'1 Nikkor' Lenses

For the 1 series cameras Nikon has created an entirely new CX sensor format, and this means a new lens range designated '1 Nikkor' with a new '1' mount. As we've mentioned already, the small sensor size of the 1 series cameras results in a 2.7x effective focal length multiplier. Nikon's decision to go with such a physically small sensor means that lenses for the 1 System can be comparatively small and light. As well as being more portable, small lenses with small focussing elements are also good news for AF, since it means that the lens's built-in focus motors have to do less work.

The downside - from one point of view at least - of such a small sensor is that 'standard' effective focal lengths are achieved with very short focal length lenses. The 1 System requires a 10-30mm kit zoom to offer a 27-80mm equivalent range. This means that at any given aperture and equivalent focal length, the 1 cameras will offer less control over depth-of-field than a camera with a larger sensor. This isn't completely bad news though - wider depth of field is of course very helpful when it comes to focussing since it allows for a greater degree of 'slop' around the actual focus point (especially useful when tracking moving subjects).

The Nikon 1 V1 with the currently available 1 System lenses - (from right to left) the 10-30mm F3.5-5.6 VR, the 30-110mm F2.8-5.6 VR, the 10mm F2.8 pancake and the (comparatively) enormous 10-100mm F4.5-5.6 VR powerzoom.

Here's an overview of the technical specifications of the four lenses currently available for Nikon's 1 System.

  10-30mm F3.5-5.6 VR 30-110mm F3.8-5.6 VR 10mm F2.8 10-100mm F4.5-5.6 PD-Zoom
Price Kit lens $249.95 $249.95 $749.95
Elements 12 18 6 21
Groups 9 12 5 14
Min. focus 0.2 m / 0.66 ft 1m / 3.3.ft 0.2m / 0.66ft 0.3m / 1 ft
Dimensions 57.5x42 mm
2.3x1.7 in
60x61 mm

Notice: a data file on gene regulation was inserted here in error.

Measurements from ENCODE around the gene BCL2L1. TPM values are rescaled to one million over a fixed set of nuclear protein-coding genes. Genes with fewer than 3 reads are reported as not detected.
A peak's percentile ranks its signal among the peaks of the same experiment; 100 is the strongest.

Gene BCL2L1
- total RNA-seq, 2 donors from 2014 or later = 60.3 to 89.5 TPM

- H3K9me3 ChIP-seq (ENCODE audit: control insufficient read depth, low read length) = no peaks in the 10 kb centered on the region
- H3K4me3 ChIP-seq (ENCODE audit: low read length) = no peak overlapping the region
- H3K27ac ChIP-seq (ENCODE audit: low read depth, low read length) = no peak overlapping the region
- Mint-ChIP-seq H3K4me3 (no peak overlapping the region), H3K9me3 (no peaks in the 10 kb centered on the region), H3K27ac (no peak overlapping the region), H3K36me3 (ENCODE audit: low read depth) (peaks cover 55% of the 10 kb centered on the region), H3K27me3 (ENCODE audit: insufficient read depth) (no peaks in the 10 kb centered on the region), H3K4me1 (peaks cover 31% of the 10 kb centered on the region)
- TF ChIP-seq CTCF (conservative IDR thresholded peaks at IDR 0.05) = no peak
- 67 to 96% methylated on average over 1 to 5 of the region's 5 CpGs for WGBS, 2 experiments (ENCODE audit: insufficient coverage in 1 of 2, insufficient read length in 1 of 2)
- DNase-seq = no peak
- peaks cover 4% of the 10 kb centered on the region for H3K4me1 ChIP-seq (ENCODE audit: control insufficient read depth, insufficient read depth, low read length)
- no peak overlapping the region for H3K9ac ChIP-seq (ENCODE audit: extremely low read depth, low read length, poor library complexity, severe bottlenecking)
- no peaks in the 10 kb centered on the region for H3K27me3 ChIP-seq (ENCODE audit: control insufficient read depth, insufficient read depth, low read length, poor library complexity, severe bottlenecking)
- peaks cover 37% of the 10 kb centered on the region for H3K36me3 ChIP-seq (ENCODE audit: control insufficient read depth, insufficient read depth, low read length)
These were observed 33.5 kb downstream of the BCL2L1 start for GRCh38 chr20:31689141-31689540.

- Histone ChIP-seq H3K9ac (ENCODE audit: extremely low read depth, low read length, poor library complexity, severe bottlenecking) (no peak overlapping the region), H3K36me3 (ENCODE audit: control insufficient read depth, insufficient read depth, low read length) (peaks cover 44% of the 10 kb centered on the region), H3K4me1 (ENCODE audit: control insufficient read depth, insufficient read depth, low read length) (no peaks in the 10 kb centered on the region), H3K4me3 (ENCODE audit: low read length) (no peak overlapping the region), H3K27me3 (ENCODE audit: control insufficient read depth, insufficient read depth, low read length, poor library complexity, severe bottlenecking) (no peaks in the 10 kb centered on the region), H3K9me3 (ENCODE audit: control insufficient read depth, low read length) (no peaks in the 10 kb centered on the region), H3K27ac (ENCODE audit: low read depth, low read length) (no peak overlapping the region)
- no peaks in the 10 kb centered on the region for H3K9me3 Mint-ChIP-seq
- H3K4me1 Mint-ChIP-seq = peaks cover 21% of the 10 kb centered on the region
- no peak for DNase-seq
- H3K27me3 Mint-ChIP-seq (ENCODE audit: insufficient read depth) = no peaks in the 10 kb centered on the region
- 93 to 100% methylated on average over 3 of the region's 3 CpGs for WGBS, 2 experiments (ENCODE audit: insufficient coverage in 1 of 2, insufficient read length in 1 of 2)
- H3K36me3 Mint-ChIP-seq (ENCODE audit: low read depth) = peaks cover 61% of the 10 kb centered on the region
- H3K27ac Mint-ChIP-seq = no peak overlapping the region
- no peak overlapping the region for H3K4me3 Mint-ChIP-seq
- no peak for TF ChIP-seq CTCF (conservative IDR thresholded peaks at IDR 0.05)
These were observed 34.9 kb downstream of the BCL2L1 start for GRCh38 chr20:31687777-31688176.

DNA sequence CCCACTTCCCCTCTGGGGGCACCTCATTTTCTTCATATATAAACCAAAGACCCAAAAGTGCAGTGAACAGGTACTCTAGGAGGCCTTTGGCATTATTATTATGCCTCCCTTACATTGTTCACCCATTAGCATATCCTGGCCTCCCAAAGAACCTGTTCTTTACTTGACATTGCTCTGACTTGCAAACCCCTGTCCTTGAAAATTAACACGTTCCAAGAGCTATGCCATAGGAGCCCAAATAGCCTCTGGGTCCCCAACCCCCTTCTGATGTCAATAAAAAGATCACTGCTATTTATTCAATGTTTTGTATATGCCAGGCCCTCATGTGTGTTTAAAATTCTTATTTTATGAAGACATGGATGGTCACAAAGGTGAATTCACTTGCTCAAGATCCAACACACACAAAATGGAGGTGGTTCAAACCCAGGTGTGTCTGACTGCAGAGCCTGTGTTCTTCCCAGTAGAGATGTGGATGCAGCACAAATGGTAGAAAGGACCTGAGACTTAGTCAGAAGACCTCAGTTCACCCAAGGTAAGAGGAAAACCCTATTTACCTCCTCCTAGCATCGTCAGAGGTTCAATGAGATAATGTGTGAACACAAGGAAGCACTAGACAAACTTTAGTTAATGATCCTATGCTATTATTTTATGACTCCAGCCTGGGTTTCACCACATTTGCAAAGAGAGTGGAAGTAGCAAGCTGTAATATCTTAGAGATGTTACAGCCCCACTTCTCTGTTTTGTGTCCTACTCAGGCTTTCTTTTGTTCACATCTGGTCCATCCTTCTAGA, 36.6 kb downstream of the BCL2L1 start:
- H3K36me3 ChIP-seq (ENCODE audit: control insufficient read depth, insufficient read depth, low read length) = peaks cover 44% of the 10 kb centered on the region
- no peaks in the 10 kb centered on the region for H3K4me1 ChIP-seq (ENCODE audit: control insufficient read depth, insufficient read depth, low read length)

2.4x2.4 in
55.5x22 mm
2.2x0.9 in
77x95 mm
3.0x3.7 in
Weight 115 g / 4.1 oz 175 g / 6.2 oz 77 g / 2.8 oz 515g / 18.2 oz
Filter size 40.5 mm 40.5 mm 40.5 mm 72 mm
VR Yes Yes No Yes

The 1 Nikkor VR 30-110mm F3.8-5.6 is the kit zoom's natural telezoom companion, offering an equivalent zoom range of 81-297mm in a very small and portable package. The 1 Nikkor 10mm is your best option for keeping the camera/lens package as compact as possible and gives you a 27mm equivalent focal length. The 1 Nikkor 10-100mm F4.5-5.6 PD-Zoom is pretty massive compared to the others, and has been specifically designed with video shooters in mind. It offers three powered zoom speeds and a near-silent voice coil AF motor. None of the currently available lenses offer a manual focus ring, and manual focus is controlled via the control dial on the back of the camera.

Both the 10-30mm kit lens and the 30-110mm telezoom have to be 'unlocked' before use. This is done by pressing the unlock button and twisting the barrel. In their 'locked' state the lenses' dimensions are minimized which allows for easy storage.
The 10-100mm power-zoom is by far the largest and heaviest lens in the range and makes the V1 look somewhat unbalanced. When you switch the camera on the lens extends even further but it doesn't change its length when you zoom. This control element on the power-zoom lens allows you to zoom at three different speeds (the more you push the lever in one direction the quicker the zoom action). You can also lock the zoom position when the camera is switched off.